To help pinpoint the time of day, Olson et al. relied on Vermeer’s depiction of the Schiedam Gate clock, which at first glance would seem to indicate a time of about 7:10. Then one of Olson’s student co-authors noticed that all the images of 17th century clocks they had been perusing showed clock faces with single hands, not the hour and minute hands found on modern clocks.

Experts in Dutch architecture confirmed that clocks of that era only had a single hand. Co-author Tim Jenison even created a Photoshop version of a closeup of Vermeer’s clock face, removing the surrounding globule, which clearly showed a single long hand whose ends pointed to the 8 and the 2 on the clock face. The direction of the shadows in the painting makes it clear that this is a morning scene, per Olson et al., thereby ruling out all the options save 8am.

Olson and his colleagues spent a year on the project, even traveling to Delft to make on-site measurements, including topographical surveys and taking photographs roughly in line with what would have been Vermeer’s viewpoint while capturing the scene (possibly with the aid of an optical device like a camera obscura or telescope). After consulting 17th-century maps and prints,19th-century maps, and Google Earth, Olson et al. determined that Vermeer was likely sitting on the upper floor of an inn, just south of the Kolk (a city harbor shaped like a triangle).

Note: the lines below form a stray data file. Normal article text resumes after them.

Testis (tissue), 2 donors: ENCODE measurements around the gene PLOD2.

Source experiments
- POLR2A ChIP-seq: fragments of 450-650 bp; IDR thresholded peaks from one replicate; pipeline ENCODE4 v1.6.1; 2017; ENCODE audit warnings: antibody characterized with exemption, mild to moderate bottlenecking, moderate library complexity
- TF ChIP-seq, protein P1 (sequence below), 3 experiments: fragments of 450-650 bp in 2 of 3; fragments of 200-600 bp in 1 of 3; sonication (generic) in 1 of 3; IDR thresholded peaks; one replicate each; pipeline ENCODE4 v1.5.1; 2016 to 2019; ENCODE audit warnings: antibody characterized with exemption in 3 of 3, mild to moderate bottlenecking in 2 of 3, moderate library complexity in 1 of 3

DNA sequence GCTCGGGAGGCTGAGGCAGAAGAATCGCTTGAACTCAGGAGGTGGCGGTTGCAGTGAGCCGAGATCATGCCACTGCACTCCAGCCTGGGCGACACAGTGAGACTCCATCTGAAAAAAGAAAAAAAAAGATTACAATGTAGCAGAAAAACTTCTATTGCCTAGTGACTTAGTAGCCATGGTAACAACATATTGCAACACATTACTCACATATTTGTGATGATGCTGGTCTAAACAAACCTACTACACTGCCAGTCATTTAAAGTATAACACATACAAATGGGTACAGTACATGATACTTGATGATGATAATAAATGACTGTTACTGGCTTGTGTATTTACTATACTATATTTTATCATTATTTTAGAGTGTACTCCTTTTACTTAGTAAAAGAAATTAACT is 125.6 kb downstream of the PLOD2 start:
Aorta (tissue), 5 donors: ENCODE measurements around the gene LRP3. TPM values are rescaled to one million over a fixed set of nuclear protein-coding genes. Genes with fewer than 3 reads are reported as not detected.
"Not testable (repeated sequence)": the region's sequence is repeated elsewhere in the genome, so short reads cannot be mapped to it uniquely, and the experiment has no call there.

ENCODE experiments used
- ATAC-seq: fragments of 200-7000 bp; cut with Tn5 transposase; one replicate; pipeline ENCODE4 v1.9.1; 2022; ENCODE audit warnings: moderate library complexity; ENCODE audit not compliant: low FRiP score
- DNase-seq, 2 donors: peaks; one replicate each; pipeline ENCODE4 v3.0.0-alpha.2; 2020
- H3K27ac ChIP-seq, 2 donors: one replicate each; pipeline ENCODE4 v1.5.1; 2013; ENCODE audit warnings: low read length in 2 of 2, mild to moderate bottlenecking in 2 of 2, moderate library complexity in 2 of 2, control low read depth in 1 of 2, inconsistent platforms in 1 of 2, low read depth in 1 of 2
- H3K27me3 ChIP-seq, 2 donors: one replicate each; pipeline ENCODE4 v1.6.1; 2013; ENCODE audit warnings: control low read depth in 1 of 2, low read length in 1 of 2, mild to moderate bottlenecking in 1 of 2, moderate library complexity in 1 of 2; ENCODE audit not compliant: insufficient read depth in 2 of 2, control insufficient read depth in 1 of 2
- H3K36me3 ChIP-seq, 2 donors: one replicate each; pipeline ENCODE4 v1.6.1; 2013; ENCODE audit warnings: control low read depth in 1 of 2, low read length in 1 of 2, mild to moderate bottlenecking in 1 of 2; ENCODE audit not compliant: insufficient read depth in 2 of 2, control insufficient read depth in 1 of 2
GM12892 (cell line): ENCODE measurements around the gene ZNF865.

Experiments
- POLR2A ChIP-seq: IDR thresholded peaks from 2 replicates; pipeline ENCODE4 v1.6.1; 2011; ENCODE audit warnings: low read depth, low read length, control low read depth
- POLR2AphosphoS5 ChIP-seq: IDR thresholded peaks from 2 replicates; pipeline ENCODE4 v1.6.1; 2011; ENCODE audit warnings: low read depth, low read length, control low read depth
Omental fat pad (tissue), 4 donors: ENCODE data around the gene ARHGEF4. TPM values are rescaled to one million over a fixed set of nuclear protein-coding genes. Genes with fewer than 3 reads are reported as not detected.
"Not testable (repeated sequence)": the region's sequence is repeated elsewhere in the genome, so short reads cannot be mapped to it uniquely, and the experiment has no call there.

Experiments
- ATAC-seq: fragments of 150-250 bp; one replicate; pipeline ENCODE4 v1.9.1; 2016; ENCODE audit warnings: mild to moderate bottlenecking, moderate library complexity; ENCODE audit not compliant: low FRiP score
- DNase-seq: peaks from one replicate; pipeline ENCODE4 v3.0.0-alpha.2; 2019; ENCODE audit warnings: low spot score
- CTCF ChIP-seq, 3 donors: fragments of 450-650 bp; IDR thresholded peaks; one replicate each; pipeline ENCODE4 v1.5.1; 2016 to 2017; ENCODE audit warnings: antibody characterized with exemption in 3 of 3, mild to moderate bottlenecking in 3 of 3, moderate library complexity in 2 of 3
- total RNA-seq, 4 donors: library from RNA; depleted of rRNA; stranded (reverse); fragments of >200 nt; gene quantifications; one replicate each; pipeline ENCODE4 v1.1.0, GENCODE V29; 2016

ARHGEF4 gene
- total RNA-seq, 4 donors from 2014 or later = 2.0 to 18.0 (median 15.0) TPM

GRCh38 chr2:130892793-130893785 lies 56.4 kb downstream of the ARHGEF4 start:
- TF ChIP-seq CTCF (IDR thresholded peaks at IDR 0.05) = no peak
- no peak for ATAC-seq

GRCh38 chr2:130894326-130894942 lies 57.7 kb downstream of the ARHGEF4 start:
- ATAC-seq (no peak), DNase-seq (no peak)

“If Vermeer intended to portray a morning scene consistent with the time shown by the clock in the painting, then the combined evidence—the hour hand of the Schiedam Gate clock, the empty bell tower, and the Sun’s position in the sky— indicates that the painting dates from 1659 or an earlier year and matches the view that the artist could have observed from his window at the inn at 8:00 a.m. on a date near September 3,” Olson and his co-authors concluded.

Granted, the Dutch master often took weeks, months, and sometimes years to complete his works. However, per Olson et al., “His remarkably accurate depiction of the distinctive and fleeting pattern of light and shadows on the Nieuwe Kerk suggests that at least this detail was inspired by direct observation of the sunlit tower rising above the wall and roofs of Delft.”